When it comes to regulating the Technical Qualification that sits within T Levels, we will be working with the same seriousness and focus that we regulate GCSEs and A levels. To do this, we have taken the opportunity to introduce tailored rules that we have put in place for these new, high stakes qualifications that will operate in parallel with the Institute’s contract management process.
But regulating with the same seriousness and focus as General Qualifications doesn’t mean treating them the same – both our approach, and the design of the Technical Qualification – enables appropriate tailoring of the assessment to the subject content that has been set by employers, through the Institute for Apprenticeships and Technical Education (‘the Institute’).
I want to stress this point because Ofqual is sometimes accused of “over-academising” assessments, and I want to put this misconception to bed. It’s important to recognise that Ofqual is not a content-setting body. In the case of T Levels, the subject content is – quite properly – being set by panels of employers, through the Institute. Ofqual’s role at this stage is to ensure that the content could lead to a qualification that will support valid outcomes. It is not to determine how academic the subject matter is.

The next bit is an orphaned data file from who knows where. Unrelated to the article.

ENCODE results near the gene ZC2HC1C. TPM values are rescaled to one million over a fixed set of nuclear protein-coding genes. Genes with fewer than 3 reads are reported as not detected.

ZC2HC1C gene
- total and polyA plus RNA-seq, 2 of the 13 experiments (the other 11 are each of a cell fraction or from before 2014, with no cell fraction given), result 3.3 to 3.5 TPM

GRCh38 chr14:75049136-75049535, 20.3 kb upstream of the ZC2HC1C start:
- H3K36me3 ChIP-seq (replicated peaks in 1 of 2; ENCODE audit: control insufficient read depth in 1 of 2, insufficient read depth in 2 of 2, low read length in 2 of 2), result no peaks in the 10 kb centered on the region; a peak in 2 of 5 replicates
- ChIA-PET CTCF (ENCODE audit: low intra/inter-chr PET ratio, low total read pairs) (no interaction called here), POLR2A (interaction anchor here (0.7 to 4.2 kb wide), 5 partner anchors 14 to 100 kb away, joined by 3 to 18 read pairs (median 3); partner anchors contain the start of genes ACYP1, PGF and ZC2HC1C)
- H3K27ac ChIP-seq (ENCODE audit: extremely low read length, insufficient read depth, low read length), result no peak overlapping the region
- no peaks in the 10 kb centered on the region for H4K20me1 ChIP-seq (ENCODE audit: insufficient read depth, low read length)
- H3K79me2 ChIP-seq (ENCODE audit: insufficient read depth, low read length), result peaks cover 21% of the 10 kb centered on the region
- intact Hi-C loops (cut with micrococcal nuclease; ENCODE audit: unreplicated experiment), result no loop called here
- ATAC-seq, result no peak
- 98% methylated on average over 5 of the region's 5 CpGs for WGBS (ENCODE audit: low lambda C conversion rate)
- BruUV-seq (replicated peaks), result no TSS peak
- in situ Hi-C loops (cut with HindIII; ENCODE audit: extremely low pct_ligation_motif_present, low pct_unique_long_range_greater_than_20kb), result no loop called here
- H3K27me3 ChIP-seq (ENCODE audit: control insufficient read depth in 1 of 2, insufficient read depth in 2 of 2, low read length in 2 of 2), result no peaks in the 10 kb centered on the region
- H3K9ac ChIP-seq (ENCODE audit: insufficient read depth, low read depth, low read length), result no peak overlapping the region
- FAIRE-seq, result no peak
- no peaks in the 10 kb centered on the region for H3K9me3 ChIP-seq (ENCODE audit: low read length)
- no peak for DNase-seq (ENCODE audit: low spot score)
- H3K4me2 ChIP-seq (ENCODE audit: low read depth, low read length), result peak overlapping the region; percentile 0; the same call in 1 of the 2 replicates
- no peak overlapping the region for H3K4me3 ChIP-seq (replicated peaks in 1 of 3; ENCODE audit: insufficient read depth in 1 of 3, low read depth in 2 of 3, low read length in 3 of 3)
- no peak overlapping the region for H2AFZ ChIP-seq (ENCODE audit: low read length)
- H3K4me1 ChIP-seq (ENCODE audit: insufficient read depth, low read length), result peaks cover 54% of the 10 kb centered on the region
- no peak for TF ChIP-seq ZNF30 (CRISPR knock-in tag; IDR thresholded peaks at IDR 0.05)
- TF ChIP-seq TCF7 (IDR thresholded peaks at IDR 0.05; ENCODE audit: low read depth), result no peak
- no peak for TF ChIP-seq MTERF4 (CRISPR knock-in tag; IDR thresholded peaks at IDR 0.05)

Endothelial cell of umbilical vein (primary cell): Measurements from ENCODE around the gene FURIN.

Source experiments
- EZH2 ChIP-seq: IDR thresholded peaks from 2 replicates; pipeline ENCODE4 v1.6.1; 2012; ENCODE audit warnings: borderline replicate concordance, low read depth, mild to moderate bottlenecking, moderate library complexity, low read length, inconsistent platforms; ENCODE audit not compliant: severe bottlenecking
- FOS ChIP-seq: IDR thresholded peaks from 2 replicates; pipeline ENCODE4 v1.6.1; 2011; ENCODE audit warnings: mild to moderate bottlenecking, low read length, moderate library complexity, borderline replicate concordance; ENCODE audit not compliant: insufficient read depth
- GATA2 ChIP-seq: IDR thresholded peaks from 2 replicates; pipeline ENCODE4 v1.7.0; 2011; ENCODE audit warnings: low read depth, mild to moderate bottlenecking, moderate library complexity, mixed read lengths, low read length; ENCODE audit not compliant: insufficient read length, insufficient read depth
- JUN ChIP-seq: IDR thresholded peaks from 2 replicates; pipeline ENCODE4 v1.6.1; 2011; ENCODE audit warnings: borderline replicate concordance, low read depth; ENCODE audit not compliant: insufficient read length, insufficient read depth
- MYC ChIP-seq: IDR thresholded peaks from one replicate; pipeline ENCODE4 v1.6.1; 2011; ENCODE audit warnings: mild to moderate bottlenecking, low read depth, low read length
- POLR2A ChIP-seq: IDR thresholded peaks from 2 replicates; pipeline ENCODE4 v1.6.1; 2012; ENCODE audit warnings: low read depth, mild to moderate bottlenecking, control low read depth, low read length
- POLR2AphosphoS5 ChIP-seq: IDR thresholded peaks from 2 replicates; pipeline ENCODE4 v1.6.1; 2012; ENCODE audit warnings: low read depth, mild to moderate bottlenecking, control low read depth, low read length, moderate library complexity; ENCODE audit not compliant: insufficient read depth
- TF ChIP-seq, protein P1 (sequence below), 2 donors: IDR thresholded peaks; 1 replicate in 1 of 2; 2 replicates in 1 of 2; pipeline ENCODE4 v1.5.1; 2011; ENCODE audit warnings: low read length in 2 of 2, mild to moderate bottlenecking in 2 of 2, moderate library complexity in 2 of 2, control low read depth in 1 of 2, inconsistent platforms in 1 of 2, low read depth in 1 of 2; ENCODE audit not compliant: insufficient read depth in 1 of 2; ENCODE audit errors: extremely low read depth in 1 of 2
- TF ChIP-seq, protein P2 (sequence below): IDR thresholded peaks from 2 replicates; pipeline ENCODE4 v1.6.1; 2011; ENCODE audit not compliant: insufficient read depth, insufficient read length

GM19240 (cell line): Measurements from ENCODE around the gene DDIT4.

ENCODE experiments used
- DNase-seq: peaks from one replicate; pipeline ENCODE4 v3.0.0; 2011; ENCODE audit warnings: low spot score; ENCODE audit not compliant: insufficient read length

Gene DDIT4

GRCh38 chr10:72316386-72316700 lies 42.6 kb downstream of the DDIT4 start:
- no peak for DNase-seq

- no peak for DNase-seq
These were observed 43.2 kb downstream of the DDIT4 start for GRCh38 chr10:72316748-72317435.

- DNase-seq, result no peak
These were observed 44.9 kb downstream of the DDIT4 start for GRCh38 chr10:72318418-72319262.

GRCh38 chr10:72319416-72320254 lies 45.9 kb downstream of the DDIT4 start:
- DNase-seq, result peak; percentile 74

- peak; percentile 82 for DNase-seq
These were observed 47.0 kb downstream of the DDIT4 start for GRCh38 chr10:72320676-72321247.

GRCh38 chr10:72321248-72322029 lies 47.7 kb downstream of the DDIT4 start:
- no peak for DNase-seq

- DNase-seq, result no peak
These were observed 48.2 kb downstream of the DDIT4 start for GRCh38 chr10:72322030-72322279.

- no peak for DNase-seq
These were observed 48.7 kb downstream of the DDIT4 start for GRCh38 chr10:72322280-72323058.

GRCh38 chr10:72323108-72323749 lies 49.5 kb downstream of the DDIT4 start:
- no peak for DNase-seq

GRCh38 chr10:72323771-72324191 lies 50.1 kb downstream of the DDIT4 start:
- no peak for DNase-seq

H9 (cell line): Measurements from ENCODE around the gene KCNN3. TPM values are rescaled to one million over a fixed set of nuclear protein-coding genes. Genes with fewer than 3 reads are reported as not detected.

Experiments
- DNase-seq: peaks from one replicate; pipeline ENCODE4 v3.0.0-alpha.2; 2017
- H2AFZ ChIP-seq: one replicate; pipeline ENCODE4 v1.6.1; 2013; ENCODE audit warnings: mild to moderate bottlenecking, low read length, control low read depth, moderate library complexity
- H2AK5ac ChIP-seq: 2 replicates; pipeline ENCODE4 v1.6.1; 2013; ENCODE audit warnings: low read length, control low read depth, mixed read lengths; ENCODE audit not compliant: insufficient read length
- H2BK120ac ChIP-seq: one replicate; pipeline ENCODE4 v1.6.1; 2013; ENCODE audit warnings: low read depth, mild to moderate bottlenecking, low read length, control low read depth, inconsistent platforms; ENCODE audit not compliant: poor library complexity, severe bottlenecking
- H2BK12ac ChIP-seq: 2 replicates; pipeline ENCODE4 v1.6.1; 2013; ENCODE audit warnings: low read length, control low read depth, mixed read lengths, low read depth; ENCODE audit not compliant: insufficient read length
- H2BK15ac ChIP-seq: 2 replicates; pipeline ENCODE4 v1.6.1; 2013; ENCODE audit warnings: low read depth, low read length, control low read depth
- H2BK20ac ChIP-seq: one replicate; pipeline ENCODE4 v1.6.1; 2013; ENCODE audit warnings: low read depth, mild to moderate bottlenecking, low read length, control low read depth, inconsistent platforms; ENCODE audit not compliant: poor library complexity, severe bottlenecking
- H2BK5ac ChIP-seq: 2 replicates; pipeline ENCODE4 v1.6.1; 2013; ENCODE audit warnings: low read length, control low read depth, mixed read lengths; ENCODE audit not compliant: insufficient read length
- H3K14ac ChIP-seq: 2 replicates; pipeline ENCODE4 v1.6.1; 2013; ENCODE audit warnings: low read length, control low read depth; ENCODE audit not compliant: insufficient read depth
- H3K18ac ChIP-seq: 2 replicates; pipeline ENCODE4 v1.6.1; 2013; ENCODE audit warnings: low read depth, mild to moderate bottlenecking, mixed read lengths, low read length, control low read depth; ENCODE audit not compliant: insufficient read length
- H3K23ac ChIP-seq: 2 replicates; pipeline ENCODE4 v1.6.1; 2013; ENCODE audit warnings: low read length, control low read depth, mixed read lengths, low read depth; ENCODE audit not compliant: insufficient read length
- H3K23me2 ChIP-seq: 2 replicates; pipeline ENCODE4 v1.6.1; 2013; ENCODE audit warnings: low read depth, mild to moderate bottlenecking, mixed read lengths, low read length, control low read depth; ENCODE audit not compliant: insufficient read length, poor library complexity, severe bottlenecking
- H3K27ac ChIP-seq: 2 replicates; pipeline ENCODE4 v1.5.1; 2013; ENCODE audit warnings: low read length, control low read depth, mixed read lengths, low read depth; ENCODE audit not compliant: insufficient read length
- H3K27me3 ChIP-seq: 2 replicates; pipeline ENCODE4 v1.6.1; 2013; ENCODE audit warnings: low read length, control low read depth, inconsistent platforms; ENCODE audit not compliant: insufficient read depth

We can – and do – encourage flexibility. So for Technical Qualifications there is flexibility in terms of the size of the core versus the occupational specialism. There is flexibility within the core, in terms of the weightings for the core exam and the core project.
And of course there is flexibility in the assessment methods for practical tasks. Validity requires the most appropriate form of assessment to be used for each Technical Qualification – we should expect to see a variety of approaches, much as we do in the apprenticeship End Point Assessments we regulate.